An international team of researchers will begin gathering in the Indian Ocean next month, using aircraft, ships, moorings, radars, numerical models and other tools to study how tropical weather brews there and moves eastward along the equator, with reverberating effects around the globe.
The six-month field campaign, known as DYNAMO or Dynamics of the Madden-Julian Oscillation, will help improve long-range weather forecasts and seasonal outlooks and enable scientists to further refine computer models of global climate.
DYNAMO is organized internationally as the Cooperative Indian Ocean Experiment on Intraseasonal Variability in the Year 2011 (CINDY2011), which is led by the Japan Agency for Marine-Earth Science and Technology.
The goal of the DYNAMO field campaign is to better understand a disturbance of the tropics, known as the Madden-Julian Oscillation or MJO.
This disturbance, which originates in the equatorial Indian Ocean roughly every 30 to 90 days, is part of the Asian and Australian monsoons and can enhance hurricane activity in the northeast Pacific and Gulf of Mexico, trigger torrential rainfall along the west coast of North America and affect the onset of El Nio.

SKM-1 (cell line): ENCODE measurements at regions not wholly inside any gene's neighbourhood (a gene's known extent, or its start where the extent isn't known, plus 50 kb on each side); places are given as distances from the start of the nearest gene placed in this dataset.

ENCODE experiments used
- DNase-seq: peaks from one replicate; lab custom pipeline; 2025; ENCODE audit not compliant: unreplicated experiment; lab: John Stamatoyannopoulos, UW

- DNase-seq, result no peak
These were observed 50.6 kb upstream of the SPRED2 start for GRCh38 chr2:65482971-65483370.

Scientists believe that the MJO is the world's greatest source of atmospheric variability in the one- to three-month time frame.
"The Madden-Julian Oscillation has a huge impact all over the globe," says Chidong Zhang of the University of Miami, DYNAMO's chief scientist. "It connects weather and climate, and it is important to forecasting."
"The MJO drives weather in both hemispheres even though it sits along the equator," says Jim Moore of the National Center for Atmospheric Research (NCAR), and director of the DYNAMO project office. "Its origins have never been measured in such a systematic fashion before."
DYNAMO, the Littoral Air-Sea Processes (LASP) Experiment, and the ARM MJO Investigation Experiment (AMIE) are th
|Contact: Cheryl Dybas|
National Science Foundation